Virgin Australia: Boeing deal for 25 x 737 MAX jets in 2023
Virgin Australia (VA) has re-negotiated its deal with Boeing which will see 25 of the narrow-bodied planes added to its fleet in mid 2023. This gives us an insight into how Virgin Australia sees itself expanding, with more than 80 jets in the air in the next 3 years, and the capability of flying international short-haul routes.
The 737 MAX is returning to the air after receiving approval from the American Federal Aviation Authority a year after it was suspended from flying due to two tragic crashes in 2018 and 2019 resulting in the deaths of 346 people.
This move will make Virgin Australia one of the first airlines in the world to recertify their order after that grounding.
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VA originally would have received 25 of these 737 MAX 10’s in July 2021 with another 23 of the ‘8’ version of the plane arriving in February 2025. The previous VA CEO, Paul Scarrah deferred that order after the crashes and subsequent grounding of the aircraft.
This order change means that Virgin Australia will no longer be receiving any 737 MAX 8’s.
“We have already moved to simplify our mainline fleet and committed to the Boeing 737 aircraft as the backbone of our future domestic and short-haul international operations.
“The MAX 10 will allow us to build on the operational flexibility we have been able to achieve with our existing fleet throughout (the) administration to ensure we remain competitive on the other side of COVID-19.”Jayne Hrdlicka, Virgin Australia Group CEO and Managing Director (That’s a mouthful of a title!)
This order means that all of the Virgin Australia fleet will be from the one family of aircraft and the one manufacturer. That should create some efficiencies to lower the cost base of the airline.
“We have already moved to simplify our mainline fleet and committed to the Boeing 737 aircraft as the backbone of our future domestic and short-haul international operations.”Jayne Hrdlicka, Virgin Australia Group CEO and Managing Director
The statement indicates that Virgin Australia still has international flying ambitions:
“These enhancements will give us the ability to manage demand and deploy the B737 MAX 10 on high-density domestic and short-haul international routes or where there are constraints due to slot availability limitations.Jayne Hrdlicka, Virgin Australia Group CEO and Managing Director
Of course, the big question is about the safety of this aircraft. A lot of time and money has been spent on correcting the software and some electronic detector faults. The fact remains that this plane is made of new materials with new, more powerful engines stuck on an airframe designed a long, long time ago. Some engineers see this as the essential problem with the aircraft and not just the software that attempted to get around this issue, however much it has been improved.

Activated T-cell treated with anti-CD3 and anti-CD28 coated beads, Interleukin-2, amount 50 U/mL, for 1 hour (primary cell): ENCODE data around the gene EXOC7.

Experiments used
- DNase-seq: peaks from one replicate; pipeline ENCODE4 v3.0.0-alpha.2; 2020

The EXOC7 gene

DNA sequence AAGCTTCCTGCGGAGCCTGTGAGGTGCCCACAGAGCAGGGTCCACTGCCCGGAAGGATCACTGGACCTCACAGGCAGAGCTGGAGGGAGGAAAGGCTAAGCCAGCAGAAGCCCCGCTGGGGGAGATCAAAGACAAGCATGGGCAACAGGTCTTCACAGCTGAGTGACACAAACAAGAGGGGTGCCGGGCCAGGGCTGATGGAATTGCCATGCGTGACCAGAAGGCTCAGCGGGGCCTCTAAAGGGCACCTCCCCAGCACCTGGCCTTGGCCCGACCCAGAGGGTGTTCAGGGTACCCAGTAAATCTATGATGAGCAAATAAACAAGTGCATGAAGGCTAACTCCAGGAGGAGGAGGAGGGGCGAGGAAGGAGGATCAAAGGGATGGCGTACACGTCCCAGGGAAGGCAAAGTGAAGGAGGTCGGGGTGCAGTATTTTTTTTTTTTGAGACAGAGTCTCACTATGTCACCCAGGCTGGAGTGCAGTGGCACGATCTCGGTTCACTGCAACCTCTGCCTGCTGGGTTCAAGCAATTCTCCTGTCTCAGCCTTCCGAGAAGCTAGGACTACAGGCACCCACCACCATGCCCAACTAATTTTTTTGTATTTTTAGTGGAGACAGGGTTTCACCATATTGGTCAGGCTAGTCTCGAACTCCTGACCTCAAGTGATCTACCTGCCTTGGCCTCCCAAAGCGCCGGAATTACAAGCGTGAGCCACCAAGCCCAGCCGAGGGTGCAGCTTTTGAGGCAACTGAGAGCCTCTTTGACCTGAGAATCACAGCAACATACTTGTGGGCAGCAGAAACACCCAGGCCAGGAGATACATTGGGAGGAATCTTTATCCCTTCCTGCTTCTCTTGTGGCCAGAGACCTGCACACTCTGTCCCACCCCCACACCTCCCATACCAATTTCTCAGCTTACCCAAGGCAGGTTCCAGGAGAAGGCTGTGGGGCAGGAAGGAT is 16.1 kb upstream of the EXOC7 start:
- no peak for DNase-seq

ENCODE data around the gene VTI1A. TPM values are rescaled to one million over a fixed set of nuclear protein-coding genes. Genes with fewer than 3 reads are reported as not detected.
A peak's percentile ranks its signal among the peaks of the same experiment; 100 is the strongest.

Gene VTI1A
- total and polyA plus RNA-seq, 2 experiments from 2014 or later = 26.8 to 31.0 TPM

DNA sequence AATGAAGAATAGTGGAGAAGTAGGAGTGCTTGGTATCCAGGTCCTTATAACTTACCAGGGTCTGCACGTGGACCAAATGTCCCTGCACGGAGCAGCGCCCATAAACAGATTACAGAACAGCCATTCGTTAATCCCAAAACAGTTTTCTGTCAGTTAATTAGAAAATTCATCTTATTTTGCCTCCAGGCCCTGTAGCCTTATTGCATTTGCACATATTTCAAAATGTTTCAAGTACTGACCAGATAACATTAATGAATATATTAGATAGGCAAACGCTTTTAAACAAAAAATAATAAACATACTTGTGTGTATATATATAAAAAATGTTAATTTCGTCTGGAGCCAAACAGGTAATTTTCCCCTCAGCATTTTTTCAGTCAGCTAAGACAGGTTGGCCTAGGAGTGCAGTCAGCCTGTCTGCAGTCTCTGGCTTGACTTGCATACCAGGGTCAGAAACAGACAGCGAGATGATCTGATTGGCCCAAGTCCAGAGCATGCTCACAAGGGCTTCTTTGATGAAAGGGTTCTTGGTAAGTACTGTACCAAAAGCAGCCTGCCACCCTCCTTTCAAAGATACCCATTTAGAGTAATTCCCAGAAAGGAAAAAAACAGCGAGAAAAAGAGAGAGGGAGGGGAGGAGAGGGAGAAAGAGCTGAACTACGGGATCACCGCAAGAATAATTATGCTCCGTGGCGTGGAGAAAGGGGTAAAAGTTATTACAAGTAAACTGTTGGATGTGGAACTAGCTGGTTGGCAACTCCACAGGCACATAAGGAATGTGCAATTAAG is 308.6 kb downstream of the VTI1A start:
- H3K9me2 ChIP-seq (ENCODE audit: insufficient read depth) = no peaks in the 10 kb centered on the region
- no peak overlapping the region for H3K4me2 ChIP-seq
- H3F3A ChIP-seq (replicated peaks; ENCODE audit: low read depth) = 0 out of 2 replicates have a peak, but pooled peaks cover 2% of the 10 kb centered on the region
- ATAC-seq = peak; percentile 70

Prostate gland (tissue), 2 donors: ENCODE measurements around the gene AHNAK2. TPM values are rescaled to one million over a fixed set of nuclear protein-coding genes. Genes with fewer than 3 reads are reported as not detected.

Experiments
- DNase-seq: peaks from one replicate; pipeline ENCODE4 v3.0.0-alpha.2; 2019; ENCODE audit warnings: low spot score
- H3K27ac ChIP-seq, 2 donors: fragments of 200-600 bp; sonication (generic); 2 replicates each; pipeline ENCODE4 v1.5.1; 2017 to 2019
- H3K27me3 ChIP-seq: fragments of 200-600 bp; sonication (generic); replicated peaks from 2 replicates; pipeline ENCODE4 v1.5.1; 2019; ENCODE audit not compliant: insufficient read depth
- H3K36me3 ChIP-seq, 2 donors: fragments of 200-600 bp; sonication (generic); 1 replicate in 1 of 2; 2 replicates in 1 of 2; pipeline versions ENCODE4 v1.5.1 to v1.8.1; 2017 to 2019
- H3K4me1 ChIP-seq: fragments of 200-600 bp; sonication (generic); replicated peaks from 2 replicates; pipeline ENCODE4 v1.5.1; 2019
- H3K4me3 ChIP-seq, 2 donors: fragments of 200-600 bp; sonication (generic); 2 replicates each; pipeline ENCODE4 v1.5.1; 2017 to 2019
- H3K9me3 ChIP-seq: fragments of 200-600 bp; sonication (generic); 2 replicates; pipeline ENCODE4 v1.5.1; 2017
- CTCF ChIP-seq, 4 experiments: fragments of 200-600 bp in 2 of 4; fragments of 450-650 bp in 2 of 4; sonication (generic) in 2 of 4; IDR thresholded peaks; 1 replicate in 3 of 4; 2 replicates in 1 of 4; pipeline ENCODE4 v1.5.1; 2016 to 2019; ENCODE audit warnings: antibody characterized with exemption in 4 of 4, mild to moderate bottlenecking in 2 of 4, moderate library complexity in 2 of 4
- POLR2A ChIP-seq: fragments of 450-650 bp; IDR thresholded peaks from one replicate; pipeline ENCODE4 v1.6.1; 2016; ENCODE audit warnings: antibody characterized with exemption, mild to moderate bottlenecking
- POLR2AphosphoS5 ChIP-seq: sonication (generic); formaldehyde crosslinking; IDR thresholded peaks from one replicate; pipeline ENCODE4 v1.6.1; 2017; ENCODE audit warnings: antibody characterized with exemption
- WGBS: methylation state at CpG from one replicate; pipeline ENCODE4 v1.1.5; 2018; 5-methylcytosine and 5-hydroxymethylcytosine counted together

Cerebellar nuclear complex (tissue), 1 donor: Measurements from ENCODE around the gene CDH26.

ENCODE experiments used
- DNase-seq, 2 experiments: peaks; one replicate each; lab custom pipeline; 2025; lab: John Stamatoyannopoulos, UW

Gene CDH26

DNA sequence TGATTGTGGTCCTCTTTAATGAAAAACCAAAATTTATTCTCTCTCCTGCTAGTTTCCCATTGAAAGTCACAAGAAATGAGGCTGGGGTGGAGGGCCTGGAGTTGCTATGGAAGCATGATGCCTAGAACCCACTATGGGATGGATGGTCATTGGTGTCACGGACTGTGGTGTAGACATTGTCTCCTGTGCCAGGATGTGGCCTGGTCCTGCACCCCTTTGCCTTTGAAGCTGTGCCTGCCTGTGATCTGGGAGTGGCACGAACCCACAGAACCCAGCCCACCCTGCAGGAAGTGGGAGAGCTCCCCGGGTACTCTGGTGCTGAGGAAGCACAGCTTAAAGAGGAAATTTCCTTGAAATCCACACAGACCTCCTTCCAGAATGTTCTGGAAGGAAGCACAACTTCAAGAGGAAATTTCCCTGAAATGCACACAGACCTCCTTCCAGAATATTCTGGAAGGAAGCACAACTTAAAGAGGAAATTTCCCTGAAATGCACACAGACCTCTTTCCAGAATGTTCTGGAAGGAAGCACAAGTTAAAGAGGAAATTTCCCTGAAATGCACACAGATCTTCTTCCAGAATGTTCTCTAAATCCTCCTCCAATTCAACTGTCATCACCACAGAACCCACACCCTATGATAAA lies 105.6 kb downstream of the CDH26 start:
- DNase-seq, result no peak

The statement recognises this with the following words from the Group CEO and Managing Director:
“We will also continue to invest in capability that delivers a safe and efficient aircraft operation, and one that ensures safety remains our top priority. With support from Boeing, any new aircraft will undergo careful evaluation to ensure we are comfortable with it prior to entering service.”
The aviation industry has a difficult road ahead when it comes to sustainability. It’s going to require a relative revolution in technology, with ‘electric planes’ or hydrogen planes, or some form of jet engine that doesn’t require a carbon based fuel. And that is going to require the development of an alternative to jet engines probably.
It’s a big ask. It will take time to develop.
This move to home grown and manufactured SAF is a first step – maybe even a baby step in a very long road of innovation. In the long run, US$200 million won’t even touch the sides.
This is a tricky route for Virgin Australia to choose – as tricky as it is for any airline choosing to go with the MAX aircraft.
MAX buyers have made a careful calculation that there will be no future problems with the aircraft that could affect passenger confidence. That’s a bold call in my opinion and one influenced by both the efficiency of the 737 MAX and the price incentives Boeing has doubtless offered to purchasers, given it has hundreds of the aircraft grounded and an unenviable collection of cancelled or suspended orders.
Next up – will Qantas order the MAX? That’s a story still to be told.
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